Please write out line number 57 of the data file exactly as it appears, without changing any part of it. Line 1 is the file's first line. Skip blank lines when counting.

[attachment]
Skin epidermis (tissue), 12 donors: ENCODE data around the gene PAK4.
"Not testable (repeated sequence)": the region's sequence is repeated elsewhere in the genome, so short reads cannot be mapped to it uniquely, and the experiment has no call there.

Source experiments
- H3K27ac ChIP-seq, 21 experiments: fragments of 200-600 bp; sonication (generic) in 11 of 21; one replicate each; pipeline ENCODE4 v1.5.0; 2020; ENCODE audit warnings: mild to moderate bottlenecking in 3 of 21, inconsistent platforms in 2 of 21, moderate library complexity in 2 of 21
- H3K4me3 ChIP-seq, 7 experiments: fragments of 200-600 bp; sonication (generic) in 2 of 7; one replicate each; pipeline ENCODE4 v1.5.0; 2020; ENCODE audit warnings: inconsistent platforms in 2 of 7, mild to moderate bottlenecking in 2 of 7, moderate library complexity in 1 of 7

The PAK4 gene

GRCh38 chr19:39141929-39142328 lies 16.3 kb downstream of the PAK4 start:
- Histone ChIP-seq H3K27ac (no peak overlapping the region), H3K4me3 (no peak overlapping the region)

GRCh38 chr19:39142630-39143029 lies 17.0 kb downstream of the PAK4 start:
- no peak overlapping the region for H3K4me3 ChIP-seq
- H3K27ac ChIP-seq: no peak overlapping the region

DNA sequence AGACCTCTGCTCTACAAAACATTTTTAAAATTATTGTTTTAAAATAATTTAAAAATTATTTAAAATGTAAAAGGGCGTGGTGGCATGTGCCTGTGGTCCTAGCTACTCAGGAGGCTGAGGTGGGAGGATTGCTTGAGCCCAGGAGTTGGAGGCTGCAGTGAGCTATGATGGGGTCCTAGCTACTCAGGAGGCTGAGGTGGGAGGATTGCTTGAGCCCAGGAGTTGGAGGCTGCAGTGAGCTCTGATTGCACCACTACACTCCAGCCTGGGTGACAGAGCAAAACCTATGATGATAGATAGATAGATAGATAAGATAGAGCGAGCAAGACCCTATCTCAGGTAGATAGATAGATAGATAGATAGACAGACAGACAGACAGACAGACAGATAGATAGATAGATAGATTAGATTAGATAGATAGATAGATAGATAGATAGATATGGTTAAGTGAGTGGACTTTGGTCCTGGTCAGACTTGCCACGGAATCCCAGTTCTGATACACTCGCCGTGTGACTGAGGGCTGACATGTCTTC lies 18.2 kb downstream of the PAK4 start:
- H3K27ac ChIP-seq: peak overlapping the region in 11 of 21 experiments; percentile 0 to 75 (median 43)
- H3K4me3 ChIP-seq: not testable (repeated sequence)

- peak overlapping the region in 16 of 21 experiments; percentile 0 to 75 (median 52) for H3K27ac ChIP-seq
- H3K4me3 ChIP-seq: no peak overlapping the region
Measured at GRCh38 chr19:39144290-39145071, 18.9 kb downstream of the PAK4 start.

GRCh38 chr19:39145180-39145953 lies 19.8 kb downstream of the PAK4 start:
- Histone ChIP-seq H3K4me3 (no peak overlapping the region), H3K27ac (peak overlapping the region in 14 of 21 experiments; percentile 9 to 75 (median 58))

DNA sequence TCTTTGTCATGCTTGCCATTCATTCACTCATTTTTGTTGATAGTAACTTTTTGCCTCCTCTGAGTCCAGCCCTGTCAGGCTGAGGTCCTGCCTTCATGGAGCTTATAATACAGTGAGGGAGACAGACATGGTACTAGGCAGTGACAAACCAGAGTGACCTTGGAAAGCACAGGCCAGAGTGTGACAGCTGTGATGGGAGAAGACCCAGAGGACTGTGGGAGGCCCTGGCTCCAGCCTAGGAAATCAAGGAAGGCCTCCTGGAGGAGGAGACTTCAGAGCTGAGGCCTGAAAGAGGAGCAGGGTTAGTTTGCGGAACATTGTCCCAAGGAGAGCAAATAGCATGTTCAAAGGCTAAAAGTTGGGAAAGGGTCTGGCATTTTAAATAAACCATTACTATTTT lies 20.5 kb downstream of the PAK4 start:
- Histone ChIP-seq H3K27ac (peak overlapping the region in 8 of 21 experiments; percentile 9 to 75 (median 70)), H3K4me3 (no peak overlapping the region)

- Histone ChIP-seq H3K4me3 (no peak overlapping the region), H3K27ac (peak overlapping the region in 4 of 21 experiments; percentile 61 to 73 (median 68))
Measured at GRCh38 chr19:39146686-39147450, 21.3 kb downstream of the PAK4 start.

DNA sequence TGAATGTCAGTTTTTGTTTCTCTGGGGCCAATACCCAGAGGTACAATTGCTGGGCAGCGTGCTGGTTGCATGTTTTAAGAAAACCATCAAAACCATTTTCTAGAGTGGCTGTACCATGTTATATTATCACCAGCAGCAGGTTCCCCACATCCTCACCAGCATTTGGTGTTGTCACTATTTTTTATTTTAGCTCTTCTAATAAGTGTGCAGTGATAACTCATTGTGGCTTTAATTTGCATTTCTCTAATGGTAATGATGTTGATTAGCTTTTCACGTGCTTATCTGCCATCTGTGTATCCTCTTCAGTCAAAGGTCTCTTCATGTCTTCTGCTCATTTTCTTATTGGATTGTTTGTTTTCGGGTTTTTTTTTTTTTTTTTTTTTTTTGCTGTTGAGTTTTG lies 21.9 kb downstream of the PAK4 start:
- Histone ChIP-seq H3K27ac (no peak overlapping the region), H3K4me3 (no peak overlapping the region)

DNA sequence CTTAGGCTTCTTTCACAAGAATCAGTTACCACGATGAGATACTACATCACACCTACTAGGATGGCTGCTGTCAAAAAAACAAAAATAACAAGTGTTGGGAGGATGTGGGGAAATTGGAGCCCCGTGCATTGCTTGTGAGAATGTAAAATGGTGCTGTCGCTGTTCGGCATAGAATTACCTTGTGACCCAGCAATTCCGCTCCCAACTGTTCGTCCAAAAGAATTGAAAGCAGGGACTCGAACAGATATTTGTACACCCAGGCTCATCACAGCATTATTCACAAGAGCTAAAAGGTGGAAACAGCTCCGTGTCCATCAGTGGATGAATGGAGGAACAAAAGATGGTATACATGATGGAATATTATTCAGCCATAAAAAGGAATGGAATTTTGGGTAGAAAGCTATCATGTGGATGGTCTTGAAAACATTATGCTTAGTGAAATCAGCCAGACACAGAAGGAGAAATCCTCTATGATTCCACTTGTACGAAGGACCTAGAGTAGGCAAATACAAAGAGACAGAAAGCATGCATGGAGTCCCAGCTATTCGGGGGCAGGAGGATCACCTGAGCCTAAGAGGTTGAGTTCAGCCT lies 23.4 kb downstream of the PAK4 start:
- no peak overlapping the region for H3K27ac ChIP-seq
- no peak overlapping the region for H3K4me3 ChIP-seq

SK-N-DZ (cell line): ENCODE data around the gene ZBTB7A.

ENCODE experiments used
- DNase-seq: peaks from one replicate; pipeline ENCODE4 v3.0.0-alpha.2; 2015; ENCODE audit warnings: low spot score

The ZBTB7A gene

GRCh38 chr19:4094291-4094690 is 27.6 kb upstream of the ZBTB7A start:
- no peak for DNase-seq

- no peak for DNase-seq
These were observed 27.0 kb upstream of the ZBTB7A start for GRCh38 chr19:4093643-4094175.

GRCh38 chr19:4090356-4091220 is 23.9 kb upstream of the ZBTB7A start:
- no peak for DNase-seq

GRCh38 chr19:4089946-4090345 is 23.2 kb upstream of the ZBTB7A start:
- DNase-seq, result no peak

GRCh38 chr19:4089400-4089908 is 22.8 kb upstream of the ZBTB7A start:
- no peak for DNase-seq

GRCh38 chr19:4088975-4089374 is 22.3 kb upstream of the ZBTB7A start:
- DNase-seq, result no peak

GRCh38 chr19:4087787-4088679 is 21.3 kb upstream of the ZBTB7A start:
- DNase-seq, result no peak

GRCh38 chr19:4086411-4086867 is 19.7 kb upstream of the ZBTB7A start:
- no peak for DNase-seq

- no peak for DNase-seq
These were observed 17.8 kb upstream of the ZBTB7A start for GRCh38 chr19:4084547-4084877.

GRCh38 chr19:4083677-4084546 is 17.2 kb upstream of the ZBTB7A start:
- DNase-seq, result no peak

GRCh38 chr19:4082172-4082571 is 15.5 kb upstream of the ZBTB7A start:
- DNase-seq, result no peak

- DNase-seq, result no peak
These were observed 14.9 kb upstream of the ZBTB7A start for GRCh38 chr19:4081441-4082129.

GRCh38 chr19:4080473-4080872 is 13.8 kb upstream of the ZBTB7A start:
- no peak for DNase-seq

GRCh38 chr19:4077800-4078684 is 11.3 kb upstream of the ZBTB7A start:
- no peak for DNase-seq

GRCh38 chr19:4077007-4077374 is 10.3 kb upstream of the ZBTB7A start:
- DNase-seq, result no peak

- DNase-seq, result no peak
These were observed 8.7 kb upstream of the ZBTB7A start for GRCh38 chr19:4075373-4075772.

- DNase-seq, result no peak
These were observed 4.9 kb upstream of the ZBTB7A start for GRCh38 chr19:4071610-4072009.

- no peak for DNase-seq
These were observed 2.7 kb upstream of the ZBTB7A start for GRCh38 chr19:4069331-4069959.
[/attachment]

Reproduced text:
GRCh38 chr19:4080473-4080872 is 13.8 kb upstream of the ZBTB7A start: